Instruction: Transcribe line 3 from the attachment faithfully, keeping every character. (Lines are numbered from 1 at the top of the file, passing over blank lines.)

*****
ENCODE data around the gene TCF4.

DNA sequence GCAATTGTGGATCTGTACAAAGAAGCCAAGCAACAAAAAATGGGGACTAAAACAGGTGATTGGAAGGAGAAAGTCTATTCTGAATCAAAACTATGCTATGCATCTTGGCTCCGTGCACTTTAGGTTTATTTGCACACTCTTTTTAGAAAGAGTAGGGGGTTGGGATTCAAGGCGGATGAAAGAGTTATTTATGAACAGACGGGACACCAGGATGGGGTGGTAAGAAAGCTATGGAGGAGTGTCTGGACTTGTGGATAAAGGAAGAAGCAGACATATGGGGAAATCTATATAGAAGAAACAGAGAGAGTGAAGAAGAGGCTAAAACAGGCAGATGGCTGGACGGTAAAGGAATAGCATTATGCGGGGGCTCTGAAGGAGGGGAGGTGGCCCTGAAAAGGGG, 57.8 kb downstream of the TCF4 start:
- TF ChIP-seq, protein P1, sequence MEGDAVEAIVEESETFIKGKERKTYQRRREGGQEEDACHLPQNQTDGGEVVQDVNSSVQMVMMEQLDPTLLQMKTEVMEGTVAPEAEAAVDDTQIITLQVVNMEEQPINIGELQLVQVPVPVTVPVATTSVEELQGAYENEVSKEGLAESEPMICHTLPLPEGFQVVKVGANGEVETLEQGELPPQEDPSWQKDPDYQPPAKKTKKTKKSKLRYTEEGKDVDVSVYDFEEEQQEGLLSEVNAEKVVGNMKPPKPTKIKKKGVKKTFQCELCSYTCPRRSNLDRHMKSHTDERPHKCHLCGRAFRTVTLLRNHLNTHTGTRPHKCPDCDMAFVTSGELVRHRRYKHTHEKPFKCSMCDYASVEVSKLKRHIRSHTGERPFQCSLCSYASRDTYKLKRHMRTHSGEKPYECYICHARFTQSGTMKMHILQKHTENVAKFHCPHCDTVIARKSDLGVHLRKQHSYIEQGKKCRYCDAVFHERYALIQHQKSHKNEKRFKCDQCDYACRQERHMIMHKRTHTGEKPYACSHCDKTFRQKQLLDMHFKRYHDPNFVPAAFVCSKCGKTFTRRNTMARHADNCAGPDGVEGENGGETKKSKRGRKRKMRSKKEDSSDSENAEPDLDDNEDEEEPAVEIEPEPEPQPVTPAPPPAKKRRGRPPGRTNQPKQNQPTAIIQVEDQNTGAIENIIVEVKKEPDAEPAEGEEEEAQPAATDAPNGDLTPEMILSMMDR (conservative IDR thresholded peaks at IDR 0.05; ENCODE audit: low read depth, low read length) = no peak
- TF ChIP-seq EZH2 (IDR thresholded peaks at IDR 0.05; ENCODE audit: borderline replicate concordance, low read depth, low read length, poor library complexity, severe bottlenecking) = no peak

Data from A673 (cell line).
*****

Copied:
- TF ChIP-seq, protein P1, sequence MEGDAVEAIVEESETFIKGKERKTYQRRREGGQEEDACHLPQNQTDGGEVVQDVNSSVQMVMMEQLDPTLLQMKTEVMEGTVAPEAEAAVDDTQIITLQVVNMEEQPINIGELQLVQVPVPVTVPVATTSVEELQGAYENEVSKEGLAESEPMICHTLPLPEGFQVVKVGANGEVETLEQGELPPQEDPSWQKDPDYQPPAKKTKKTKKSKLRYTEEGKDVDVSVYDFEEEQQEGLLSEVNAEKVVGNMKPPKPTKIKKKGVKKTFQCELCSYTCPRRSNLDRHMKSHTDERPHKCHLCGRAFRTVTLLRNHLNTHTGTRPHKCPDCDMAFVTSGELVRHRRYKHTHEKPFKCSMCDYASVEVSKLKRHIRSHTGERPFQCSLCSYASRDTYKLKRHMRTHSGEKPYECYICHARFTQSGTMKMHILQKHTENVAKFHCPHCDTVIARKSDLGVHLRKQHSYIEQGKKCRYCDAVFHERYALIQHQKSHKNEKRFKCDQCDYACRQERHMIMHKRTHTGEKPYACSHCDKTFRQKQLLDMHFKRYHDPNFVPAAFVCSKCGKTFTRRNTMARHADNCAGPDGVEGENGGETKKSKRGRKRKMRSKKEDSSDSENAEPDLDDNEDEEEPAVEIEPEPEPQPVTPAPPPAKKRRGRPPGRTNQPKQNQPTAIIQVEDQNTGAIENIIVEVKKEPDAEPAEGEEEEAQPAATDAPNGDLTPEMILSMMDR (conservative IDR thresholded peaks at IDR 0.05; ENCODE audit: low read depth, low read length) = no peak